• @Gregoire I agree, There is aboloultley no need to do such an implementation, Bit in comercial life (Orcale) it is neccessary to avoid fulfilling useless requirments: The correct answer is: "This does not make any sense at all, why loose money for that?") Dec 14, 2012 at 13:56

Solution using fma() library function, works for any positive number:

``````#include <stdio.h>
#include <math.h>

int main()
{
int number = 8;//Any +ve no.
int temp = 3, result = 0;
while(temp <= number){
temp = fma(temp, 1, 3); //fma(a, b, c) is a library function and returns (a*b) + c.
result = fma(result, 1, 1);
}
printf("\n\n%d divided by 3 = %d\n", number, result);
}
``````
• Nice use of library. Why didn't you directly use result++? Jul 31, 2012 at 3:02
• then people may say that + has been used. Jul 31, 2012 at 3:06

Use cblas, included as part of OS X's Accelerate framework.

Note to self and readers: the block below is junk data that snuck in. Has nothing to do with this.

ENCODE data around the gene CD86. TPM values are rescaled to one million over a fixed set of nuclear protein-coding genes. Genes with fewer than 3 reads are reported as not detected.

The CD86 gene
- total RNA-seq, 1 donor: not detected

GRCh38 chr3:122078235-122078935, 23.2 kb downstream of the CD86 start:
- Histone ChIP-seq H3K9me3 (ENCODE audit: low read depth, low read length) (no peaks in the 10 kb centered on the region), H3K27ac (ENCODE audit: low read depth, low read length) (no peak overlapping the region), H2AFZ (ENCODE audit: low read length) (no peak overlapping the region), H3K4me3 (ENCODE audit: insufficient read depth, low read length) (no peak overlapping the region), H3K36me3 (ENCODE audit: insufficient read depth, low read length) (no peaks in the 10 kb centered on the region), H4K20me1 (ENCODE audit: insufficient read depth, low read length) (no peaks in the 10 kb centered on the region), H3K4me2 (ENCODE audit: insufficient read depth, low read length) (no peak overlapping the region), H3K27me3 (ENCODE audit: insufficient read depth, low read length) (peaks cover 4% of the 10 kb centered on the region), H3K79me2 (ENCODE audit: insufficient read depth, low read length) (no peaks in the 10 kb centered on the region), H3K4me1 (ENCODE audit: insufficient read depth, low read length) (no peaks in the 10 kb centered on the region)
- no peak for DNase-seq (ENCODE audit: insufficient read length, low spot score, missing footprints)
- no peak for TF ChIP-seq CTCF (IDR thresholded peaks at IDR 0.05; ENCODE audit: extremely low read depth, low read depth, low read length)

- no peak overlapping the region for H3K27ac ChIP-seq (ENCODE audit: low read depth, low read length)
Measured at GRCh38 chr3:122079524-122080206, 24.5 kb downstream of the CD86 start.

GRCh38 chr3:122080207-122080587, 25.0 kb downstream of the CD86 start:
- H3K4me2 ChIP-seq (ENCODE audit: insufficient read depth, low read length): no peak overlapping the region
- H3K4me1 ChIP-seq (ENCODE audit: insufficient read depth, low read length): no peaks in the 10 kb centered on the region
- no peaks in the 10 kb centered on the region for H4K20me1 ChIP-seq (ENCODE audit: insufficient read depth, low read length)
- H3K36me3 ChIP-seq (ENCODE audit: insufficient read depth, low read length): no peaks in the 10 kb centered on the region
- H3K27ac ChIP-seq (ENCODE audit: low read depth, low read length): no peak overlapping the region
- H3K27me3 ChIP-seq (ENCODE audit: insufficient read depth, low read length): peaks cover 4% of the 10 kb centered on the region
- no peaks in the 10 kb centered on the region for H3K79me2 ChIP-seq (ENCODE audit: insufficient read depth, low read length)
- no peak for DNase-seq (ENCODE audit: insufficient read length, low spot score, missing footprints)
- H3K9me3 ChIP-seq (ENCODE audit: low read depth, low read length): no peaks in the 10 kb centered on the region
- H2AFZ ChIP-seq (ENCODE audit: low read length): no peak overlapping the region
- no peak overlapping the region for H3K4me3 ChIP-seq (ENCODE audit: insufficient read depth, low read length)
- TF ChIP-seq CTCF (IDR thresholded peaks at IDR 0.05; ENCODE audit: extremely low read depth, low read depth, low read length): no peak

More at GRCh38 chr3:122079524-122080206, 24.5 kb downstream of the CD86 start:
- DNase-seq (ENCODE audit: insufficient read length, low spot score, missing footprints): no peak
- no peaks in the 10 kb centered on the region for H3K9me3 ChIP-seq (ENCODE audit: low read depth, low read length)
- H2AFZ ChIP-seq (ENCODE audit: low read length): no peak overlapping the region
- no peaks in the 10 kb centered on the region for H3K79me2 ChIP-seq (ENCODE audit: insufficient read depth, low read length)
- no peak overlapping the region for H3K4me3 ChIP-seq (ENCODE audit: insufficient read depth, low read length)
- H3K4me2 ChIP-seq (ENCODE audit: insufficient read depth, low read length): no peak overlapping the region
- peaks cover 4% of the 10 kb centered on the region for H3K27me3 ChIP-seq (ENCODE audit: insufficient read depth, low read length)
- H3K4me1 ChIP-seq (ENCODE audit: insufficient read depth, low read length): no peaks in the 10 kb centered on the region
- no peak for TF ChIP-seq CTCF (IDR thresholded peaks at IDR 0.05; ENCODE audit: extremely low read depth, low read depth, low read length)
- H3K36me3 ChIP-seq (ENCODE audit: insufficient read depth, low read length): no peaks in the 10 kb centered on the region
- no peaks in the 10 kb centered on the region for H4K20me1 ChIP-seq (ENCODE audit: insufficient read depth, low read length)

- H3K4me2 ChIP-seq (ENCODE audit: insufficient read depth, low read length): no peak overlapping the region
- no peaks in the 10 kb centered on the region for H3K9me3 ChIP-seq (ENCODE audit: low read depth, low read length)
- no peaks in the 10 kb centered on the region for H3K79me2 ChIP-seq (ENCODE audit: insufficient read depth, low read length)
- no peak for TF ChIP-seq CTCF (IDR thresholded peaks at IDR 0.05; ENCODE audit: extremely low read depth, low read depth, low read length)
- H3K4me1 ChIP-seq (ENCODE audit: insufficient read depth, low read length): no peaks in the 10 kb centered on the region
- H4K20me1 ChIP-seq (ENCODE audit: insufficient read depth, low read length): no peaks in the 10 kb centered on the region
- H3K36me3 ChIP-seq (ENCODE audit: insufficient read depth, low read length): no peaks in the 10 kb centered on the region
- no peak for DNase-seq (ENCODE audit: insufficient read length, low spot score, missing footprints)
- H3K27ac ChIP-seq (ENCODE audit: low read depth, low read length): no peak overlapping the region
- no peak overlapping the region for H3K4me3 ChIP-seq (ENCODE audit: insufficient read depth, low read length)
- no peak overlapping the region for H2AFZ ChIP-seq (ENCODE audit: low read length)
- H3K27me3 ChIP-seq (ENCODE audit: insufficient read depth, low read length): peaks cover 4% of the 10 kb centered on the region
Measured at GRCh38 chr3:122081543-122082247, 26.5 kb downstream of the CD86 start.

``````[02:31:59] [william@relativity ~]\$ cat div3.c
#import <stdio.h>
#import <Accelerate/Accelerate.h>

int main() {
float multiplicand = 123456.0;
float multiplier = 0.333333;
printf("%f * %f == ", multiplicand, multiplier);
cblas_sscal(1, multiplier, &multiplicand, 1);
printf("%f\n", multiplicand);
}

[02:32:07] [william@relativity ~]\$ clang div3.c -framework Accelerate -o div3 && ./div3
123456.000000 * 0.333333 == 41151.957031
``````
• Well, that was just an implementation detail so I could type it as 3.0 / 1.0 instead of 0.333333, but I should play by the rules. Fixed!
– wjl
Jul 30, 2012 at 15:48
• I originally had it as 3.0 / 1.0, which did in my test. By using a higher precision number, they should get a reasonably accurate result. gist.github.com/3401496
– wjl
Aug 20, 2012 at 6:00

Generally, a solution to this would be:

`log(pow(exp(numerator),pow(denominator,-1)))`

Okay I think we all agree that this isn't a real world problem. So just for fun, here's how to do it with Ada and multithreading:

``````with Ada.Text_IO;

procedure Divide_By_3 is

protected type Divisor_Type is
entry Poke;
entry Finish;
private
entry Release;